Could scientists reverse global warming? The U.N. discusses plans to reflect the sun to cool the Earth
Last updated at 2:51 AM on 3rd December 2011
A group of scientists, philosophers and legal scholars are looking into radical geoengineering plans to artificially cool the Earth in a bid to reverse global warning.
A U.N. climate conference in South Africa on Friday said that - in theory - reflecting a small amount of sunlight back into space before it strikes the Earth's surface would have an immediate and dramatic effect.
Within a few years, global temperatures could return to levels of 250 years ago, before the industrial revolution began dumping carbon dioxide into the air, trapping heat and causing temperatures to rise.
Could geoengineering save Earth from global warming? Some scientists thinks so
But no one knows what the side effects would be.
They could unintentionally changing weather patterns and rainfall.
The idea of solar radiation management ‘has the potential to be either very useful or very harmful,’ said the study led by Britain's Royal Society, the Washington-based Environmental Defense Fund and TWAS, the academy of sciences for the developing world based in Trieste, Italy.
The final report is the climax of a year-long dialogue spanning experts in 22 countries.
It was prompted by the failure of a 20-year U.N. negotiating process to take decisive action to curb greenhouse gas emissions, mainly from burning fossil fuels, responsible for climate change.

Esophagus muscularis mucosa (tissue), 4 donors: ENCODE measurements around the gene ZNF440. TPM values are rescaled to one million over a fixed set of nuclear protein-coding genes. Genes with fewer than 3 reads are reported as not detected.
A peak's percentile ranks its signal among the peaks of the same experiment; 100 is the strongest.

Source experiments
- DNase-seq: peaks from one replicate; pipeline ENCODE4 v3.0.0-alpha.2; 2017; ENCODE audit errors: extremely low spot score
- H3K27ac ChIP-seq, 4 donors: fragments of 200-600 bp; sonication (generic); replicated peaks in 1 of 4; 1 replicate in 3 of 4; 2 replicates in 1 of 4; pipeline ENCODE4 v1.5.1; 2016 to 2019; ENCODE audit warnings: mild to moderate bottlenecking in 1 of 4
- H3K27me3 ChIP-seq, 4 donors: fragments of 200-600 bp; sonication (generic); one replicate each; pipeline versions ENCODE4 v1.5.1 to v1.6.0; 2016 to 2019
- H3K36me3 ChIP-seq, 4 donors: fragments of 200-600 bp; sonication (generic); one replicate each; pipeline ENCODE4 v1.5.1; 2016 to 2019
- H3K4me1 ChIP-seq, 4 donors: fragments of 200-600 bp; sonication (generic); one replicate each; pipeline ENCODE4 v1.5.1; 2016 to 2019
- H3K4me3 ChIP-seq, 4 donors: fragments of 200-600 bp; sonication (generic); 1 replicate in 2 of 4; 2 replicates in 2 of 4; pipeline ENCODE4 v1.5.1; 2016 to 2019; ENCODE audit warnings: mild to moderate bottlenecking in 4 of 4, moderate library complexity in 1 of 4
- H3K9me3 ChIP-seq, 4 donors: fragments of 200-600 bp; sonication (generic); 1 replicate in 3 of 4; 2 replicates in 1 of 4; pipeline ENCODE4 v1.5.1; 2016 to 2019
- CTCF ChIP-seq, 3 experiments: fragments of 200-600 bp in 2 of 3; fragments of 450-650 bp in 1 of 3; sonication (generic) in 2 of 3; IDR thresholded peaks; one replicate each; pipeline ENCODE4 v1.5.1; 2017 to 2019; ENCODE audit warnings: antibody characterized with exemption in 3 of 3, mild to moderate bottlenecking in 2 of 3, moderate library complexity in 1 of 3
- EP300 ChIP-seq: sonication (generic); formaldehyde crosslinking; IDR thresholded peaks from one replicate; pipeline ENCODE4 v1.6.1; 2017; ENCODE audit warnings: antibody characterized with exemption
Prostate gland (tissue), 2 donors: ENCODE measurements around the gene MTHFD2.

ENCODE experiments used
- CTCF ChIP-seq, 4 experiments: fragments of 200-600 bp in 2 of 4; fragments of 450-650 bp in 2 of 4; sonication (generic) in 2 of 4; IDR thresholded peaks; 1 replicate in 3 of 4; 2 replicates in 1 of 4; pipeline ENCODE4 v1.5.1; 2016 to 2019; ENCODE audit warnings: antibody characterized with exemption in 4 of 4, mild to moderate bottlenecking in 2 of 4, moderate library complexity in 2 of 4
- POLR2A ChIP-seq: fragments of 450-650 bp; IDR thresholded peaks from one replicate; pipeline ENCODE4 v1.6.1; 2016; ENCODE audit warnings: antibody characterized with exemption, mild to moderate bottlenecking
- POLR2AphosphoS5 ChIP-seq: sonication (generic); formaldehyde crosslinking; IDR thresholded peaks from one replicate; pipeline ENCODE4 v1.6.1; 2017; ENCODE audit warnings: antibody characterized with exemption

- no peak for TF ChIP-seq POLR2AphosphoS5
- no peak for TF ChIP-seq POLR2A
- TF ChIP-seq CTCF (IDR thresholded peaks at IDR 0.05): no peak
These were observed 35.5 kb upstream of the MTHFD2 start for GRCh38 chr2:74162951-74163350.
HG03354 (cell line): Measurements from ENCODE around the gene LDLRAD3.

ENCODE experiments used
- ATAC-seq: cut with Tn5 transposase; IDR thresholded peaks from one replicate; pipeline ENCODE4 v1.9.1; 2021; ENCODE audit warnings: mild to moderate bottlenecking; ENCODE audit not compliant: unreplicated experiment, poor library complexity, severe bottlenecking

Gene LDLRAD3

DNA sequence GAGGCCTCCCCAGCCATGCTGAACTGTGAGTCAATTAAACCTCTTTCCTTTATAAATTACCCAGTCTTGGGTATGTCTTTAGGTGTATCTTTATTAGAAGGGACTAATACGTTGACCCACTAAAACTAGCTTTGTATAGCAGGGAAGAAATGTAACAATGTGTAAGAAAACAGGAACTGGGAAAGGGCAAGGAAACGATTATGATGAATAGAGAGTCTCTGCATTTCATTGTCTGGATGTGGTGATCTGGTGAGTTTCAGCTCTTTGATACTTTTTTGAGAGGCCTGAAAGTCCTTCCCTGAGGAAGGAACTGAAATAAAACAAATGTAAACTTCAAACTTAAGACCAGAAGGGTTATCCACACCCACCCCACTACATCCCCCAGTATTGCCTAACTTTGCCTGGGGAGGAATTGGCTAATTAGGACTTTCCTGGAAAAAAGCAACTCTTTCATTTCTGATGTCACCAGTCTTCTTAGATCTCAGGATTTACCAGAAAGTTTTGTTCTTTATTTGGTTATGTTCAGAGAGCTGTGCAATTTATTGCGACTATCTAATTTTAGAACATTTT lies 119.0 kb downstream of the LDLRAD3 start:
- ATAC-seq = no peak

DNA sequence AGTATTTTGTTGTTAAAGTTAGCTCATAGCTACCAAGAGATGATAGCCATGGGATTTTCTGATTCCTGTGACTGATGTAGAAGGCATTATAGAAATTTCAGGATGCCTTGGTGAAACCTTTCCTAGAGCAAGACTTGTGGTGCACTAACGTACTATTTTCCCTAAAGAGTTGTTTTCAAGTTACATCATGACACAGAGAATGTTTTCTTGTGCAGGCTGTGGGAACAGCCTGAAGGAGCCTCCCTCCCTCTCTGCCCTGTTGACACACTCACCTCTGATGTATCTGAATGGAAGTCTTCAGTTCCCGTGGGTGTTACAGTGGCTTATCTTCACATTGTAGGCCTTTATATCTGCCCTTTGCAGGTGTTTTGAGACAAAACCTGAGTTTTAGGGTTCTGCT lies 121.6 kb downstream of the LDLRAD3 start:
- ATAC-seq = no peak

'The slow progress of international climate negotiations has led to increased concerns that sufficient cuts in greenhouse gas emissions may not be achieved in time to avoid unacceptable levels of climate change,' the report said.
But geoengineering is not an alternative to climate action, said John Shepherd, a British oceanographer from the University of Southampton who was the lead author of the report.
'Nobody thought this provides a justification for not reducing carbon emissions,' Shepherd told AP.
Heating up: A panel on Climate change has predicted temperatures rising as much as 6.4deg Celsius by 2100
'We have to stick with Plan A for the time being, and that could be a very long time indeed,' he said. 'This would buy time for people to make the transition to a low-carbon economy.'
The Intergovernmental Panel on Climate Change sees temperatures rising as much as 6.4 degrees Celsius (11.5 degrees Fahrenheit) by 2100, swelling the seas with melted glacial water and disrupting climate conditions around the globe.
Deliberately tinkering with nature to counter global warming can only be a stopgap measure, and is fraught with danger, the report said.
Action such as spraying sulfur into the air or brightening clouds with sea water to reflect more sunlight would have to be sustained indefinitely because 'there would be a large and rapid climate change if it were terminated suddenly,' the report said.
Theories of manipulating the climate to impede global warming have been on the fringe of scientific discussion for some time, but is now moving towards the mainstream.
In the United States, a group of 18 U.S. experts from the sciences, social sciences and national security unveiled a report in October urging the federal government to begin research on the feasibility and potential effectiveness of geoengineering.